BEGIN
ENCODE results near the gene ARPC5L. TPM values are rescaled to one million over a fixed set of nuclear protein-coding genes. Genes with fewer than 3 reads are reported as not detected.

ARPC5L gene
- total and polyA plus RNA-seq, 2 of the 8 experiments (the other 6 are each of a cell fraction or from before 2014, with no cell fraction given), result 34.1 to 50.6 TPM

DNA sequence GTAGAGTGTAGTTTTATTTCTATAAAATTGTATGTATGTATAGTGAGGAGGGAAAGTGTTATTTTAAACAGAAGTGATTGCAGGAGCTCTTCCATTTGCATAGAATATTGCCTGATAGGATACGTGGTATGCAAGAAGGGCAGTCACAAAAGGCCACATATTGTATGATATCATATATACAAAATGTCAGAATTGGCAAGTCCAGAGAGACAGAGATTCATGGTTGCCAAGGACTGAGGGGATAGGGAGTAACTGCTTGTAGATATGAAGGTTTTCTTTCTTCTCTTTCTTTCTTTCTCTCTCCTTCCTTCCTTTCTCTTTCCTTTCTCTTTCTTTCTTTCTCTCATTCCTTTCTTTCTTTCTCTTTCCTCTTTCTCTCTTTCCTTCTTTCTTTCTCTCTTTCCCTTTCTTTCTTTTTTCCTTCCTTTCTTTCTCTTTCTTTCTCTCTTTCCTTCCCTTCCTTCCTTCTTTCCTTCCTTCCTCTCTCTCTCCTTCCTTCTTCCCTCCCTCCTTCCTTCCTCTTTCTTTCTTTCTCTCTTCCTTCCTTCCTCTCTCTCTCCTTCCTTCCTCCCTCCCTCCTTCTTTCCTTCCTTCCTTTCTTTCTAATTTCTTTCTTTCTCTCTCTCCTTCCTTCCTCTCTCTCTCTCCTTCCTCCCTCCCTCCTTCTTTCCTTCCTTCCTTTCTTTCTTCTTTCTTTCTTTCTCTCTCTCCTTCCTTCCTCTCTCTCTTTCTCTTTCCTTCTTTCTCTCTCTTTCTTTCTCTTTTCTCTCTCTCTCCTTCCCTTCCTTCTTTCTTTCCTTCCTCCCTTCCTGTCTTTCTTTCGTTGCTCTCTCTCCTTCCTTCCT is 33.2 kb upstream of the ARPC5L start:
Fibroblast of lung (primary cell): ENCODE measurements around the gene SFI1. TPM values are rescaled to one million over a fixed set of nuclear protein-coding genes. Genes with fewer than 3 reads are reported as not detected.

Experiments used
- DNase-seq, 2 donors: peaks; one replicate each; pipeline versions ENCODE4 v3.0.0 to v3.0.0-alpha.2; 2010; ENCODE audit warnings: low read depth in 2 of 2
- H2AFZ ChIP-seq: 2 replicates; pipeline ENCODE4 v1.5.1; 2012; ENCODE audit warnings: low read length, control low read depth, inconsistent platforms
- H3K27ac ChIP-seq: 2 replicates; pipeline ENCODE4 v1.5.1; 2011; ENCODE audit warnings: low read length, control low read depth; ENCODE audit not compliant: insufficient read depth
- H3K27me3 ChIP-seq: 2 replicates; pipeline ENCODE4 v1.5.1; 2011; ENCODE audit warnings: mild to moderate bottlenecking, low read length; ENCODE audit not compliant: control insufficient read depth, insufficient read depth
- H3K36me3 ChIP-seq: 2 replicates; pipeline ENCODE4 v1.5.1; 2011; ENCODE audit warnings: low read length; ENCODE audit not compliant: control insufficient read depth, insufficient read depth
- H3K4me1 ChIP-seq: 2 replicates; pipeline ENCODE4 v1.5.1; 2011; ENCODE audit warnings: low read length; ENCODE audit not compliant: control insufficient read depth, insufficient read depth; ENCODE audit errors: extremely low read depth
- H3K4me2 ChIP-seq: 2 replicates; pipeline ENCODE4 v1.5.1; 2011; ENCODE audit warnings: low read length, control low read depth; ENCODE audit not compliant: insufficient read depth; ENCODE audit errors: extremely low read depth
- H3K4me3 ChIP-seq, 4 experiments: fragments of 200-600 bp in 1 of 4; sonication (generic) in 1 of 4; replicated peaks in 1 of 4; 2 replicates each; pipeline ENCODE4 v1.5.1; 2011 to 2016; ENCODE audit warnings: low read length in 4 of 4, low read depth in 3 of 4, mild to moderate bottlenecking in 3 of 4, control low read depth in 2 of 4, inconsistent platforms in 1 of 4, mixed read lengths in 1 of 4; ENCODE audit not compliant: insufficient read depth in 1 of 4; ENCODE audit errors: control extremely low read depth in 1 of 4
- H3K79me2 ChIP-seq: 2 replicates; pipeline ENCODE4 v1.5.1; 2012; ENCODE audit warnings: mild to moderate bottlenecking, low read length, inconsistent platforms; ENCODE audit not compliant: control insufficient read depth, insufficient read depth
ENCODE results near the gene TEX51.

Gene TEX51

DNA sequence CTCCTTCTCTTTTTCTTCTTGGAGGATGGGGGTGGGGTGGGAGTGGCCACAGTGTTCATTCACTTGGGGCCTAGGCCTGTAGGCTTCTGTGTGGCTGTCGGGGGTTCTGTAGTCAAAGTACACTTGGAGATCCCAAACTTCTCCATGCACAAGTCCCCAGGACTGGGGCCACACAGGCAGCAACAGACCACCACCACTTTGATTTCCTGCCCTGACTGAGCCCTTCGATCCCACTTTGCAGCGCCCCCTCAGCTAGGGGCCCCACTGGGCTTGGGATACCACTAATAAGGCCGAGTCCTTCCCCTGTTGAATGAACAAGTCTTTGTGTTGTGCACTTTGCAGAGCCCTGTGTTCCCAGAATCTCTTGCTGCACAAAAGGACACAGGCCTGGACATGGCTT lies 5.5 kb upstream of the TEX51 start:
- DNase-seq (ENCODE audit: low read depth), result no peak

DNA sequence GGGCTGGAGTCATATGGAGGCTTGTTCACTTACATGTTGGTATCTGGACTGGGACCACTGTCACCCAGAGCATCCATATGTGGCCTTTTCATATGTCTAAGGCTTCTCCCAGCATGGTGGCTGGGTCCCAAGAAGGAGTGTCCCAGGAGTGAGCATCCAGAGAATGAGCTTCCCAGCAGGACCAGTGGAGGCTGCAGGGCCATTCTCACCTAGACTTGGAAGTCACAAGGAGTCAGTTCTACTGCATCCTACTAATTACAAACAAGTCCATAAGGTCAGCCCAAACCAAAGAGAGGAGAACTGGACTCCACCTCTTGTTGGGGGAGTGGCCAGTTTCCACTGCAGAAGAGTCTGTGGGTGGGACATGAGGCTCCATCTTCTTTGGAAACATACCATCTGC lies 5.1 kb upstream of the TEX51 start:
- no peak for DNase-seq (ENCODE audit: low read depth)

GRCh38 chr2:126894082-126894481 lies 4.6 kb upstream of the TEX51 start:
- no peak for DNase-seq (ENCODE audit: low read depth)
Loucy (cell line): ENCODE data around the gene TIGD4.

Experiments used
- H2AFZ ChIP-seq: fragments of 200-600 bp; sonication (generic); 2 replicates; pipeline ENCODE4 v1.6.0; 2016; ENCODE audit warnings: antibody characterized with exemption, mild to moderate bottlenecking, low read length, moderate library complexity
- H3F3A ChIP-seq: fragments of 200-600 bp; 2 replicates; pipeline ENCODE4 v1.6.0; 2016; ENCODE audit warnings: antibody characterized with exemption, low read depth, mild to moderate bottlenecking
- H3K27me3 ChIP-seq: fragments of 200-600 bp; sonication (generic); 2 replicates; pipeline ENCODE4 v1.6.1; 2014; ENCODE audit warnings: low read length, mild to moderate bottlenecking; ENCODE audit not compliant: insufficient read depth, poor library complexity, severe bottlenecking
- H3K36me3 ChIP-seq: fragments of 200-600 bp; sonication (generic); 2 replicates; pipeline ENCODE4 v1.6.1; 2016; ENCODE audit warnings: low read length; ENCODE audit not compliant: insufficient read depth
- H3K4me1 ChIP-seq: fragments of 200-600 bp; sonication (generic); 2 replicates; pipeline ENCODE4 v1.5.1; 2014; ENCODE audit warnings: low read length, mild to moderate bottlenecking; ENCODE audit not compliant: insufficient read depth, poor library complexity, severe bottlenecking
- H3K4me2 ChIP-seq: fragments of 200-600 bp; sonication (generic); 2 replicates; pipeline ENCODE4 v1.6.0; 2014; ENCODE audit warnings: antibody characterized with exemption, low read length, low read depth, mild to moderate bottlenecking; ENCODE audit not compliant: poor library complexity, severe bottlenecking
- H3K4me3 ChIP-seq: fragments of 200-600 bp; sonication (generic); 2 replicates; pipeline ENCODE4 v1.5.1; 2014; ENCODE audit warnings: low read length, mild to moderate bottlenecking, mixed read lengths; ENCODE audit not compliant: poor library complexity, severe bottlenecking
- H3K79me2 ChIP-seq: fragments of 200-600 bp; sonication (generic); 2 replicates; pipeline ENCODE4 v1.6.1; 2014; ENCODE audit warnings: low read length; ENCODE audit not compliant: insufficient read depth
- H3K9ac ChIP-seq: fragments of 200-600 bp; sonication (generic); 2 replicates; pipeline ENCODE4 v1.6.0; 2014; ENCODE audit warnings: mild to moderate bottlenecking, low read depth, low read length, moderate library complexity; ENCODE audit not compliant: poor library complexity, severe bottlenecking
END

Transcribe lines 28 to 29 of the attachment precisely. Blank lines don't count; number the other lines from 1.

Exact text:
- H3K27me3 ChIP-seq: fragments of 200-600 bp; sonication (generic); 2 replicates; pipeline ENCODE4 v1.6.1; 2014; ENCODE audit warnings: low read length, mild to moderate bottlenecking; ENCODE audit not compliant: insufficient read depth, poor library complexity, severe bottlenecking
- H3K36me3 ChIP-seq: fragments of 200-600 bp; sonication (generic); 2 replicates; pipeline ENCODE4 v1.6.1; 2016; ENCODE audit warnings: low read length; ENCODE audit not compliant: insufficient read depth